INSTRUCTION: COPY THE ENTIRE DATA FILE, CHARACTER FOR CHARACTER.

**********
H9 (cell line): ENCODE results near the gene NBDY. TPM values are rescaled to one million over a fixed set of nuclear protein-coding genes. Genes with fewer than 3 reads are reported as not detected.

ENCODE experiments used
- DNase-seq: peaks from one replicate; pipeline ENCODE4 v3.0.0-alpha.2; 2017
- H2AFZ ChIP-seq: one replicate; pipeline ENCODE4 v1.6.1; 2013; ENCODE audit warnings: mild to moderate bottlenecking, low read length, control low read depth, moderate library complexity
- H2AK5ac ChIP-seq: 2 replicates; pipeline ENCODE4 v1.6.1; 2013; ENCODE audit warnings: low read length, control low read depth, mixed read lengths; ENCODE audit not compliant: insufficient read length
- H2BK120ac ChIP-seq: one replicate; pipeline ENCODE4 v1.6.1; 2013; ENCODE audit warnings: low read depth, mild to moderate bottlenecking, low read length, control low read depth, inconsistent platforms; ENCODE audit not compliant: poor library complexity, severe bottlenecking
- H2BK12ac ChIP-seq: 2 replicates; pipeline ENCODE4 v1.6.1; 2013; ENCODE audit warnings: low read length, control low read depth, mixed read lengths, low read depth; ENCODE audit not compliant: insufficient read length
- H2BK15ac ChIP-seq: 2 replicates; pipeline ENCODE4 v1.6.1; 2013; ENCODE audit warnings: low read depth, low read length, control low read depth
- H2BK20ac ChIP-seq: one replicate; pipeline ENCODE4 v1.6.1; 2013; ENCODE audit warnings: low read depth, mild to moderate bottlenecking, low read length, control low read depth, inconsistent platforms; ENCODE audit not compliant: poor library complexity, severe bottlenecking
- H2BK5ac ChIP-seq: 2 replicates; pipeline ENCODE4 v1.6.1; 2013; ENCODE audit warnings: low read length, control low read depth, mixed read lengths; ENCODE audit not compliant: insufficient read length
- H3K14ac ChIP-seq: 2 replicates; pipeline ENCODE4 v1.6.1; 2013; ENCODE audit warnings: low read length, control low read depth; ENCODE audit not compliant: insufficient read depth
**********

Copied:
H9 (cell line): ENCODE results near the gene NBDY. TPM values are rescaled to one million over a fixed set of nuclear protein-coding genes. Genes with fewer than 3 reads are reported as not detected.

ENCODE experiments used
- DNase-seq: peaks from one replicate; pipeline ENCODE4 v3.0.0-alpha.2; 2017
- H2AFZ ChIP-seq: one replicate; pipeline ENCODE4 v1.6.1; 2013; ENCODE audit warnings: mild to moderate bottlenecking, low read length, control low read depth, moderate library complexity
- H2AK5ac ChIP-seq: 2 replicates; pipeline ENCODE4 v1.6.1; 2013; ENCODE audit warnings: low read length, control low read depth, mixed read lengths; ENCODE audit not compliant: insufficient read length
- H2BK120ac ChIP-seq: one replicate; pipeline ENCODE4 v1.6.1; 2013; ENCODE audit warnings: low read depth, mild to moderate bottlenecking, low read length, control low read depth, inconsistent platforms; ENCODE audit not compliant: poor library complexity, severe bottlenecking
- H2BK12ac ChIP-seq: 2 replicates; pipeline ENCODE4 v1.6.1; 2013; ENCODE audit warnings: low read length, control low read depth, mixed read lengths, low read depth; ENCODE audit not compliant: insufficient read length
- H2BK15ac ChIP-seq: 2 replicates; pipeline ENCODE4 v1.6.1; 2013; ENCODE audit warnings: low read depth, low read length, control low read depth
- H2BK20ac ChIP-seq: one replicate; pipeline ENCODE4 v1.6.1; 2013; ENCODE audit warnings: low read depth, mild to moderate bottlenecking, low read length, control low read depth, inconsistent platforms; ENCODE audit not compliant: poor library complexity, severe bottlenecking
- H2BK5ac ChIP-seq: 2 replicates; pipeline ENCODE4 v1.6.1; 2013; ENCODE audit warnings: low read length, control low read depth, mixed read lengths; ENCODE audit not compliant: insufficient read length
- H3K14ac ChIP-seq: 2 replicates; pipeline ENCODE4 v1.6.1; 2013; ENCODE audit warnings: low read length, control low read depth; ENCODE audit not compliant: insufficient read depth